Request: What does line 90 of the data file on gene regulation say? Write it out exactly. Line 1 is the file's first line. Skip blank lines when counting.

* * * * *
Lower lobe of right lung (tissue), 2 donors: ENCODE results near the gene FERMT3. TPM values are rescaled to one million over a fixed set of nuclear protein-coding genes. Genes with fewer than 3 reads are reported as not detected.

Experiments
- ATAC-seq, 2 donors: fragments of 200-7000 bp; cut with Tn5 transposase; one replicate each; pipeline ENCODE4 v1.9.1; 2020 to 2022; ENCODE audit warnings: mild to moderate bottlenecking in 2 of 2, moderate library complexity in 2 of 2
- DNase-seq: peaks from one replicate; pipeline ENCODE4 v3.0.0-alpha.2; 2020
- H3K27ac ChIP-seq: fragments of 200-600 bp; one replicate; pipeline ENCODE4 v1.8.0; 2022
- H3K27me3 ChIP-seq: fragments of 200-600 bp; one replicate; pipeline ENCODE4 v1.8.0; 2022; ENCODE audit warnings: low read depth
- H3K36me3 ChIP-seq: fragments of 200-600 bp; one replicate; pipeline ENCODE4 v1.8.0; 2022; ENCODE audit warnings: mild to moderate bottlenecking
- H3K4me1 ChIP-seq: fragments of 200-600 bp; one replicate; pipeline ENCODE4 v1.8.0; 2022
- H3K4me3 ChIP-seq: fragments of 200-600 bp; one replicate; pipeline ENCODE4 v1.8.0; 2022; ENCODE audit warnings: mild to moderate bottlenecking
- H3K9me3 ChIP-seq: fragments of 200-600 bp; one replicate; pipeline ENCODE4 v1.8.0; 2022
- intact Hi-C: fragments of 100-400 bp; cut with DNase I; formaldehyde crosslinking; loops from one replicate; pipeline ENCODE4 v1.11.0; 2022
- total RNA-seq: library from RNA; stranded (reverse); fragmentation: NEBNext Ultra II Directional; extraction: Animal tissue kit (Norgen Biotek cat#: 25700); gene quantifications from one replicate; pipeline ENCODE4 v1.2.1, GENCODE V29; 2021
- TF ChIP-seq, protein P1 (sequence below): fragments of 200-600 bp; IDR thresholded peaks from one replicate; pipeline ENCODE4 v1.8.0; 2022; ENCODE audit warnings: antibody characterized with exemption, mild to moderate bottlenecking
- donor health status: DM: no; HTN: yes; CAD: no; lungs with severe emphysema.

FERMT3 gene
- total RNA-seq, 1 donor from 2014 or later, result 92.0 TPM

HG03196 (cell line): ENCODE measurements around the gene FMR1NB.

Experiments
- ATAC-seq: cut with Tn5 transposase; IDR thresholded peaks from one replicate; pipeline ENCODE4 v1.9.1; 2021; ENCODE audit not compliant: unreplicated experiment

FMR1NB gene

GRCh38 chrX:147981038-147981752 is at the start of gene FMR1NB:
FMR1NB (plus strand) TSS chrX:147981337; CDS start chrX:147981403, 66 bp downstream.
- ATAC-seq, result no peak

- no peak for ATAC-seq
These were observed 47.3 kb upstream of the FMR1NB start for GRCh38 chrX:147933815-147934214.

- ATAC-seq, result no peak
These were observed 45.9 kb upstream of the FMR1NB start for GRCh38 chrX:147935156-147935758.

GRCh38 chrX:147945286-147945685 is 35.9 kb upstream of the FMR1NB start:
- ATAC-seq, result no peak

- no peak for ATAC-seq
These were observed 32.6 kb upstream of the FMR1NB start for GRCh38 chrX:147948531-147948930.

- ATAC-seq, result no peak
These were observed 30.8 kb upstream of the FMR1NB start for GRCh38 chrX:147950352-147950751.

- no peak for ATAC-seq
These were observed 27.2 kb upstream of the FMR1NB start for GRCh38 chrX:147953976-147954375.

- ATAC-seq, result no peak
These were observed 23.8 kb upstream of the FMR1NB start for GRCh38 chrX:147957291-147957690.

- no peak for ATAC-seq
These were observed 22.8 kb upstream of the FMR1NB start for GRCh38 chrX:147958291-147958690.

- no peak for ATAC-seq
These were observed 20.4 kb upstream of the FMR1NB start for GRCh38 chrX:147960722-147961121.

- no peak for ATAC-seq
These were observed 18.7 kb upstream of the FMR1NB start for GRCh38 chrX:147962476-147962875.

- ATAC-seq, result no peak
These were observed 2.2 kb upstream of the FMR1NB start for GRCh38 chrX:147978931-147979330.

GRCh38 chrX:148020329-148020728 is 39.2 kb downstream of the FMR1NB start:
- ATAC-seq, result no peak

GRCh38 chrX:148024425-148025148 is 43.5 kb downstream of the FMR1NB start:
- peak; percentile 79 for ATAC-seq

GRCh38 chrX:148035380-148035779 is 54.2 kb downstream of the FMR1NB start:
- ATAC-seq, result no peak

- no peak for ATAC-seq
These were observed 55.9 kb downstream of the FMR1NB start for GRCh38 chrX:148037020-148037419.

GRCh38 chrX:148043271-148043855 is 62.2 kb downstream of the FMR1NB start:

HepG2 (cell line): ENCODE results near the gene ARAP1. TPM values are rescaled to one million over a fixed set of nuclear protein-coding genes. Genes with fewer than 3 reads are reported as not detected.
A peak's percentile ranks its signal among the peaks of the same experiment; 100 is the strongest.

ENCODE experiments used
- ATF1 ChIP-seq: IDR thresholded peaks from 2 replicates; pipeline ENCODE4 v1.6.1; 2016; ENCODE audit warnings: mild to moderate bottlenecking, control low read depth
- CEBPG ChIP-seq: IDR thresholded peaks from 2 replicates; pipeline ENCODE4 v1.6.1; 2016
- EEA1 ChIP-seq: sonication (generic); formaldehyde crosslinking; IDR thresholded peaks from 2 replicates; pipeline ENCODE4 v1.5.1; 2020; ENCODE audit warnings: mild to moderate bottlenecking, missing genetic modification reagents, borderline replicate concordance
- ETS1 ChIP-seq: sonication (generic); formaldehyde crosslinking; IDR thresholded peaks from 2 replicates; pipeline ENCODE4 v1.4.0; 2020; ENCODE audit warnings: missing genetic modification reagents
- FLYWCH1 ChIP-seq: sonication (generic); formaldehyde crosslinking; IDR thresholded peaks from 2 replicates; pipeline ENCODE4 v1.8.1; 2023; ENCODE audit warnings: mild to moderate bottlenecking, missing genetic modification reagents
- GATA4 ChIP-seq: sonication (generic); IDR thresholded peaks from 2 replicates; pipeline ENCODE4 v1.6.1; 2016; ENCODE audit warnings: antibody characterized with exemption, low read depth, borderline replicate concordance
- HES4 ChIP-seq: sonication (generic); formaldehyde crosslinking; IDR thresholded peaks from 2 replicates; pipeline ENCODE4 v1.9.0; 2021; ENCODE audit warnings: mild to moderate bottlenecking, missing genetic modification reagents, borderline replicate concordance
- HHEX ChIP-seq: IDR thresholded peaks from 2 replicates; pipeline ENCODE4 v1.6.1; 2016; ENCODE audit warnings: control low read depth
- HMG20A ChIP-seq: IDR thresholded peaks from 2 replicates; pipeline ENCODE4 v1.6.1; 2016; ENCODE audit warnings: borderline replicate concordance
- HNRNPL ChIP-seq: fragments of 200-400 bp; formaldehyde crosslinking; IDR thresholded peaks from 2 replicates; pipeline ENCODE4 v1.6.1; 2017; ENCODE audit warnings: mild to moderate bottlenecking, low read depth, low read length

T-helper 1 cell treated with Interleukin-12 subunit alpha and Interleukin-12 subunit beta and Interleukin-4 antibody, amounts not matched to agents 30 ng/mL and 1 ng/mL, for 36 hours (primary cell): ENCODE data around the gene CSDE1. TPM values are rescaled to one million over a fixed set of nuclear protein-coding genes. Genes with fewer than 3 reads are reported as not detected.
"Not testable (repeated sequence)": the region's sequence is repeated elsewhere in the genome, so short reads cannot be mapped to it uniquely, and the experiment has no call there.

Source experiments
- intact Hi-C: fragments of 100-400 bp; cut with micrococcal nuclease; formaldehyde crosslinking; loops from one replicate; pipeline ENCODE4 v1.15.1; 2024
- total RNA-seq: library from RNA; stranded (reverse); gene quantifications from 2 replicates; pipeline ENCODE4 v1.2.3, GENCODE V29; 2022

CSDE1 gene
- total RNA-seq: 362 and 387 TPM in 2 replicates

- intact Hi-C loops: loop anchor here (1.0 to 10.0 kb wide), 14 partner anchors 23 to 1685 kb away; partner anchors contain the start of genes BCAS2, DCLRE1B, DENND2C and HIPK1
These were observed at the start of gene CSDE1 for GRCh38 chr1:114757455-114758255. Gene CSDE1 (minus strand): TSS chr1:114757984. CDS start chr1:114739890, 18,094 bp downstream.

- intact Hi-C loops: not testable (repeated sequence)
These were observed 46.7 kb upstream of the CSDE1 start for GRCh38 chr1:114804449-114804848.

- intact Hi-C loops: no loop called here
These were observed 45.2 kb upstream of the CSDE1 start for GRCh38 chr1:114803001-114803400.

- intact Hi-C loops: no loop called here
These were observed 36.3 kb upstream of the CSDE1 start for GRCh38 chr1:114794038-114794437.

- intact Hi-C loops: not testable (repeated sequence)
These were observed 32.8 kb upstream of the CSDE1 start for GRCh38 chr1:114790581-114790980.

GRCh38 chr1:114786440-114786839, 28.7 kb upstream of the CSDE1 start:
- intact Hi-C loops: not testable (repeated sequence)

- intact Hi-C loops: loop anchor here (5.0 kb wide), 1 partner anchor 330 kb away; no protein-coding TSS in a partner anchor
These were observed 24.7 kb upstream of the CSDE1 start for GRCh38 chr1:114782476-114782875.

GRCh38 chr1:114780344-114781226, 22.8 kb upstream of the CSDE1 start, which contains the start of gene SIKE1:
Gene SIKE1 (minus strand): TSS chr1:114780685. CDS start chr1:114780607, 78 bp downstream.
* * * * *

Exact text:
Gene SIKE1 (minus strand): TSS chr1:114780685. CDS start chr1:114780607, 78 bp downstream.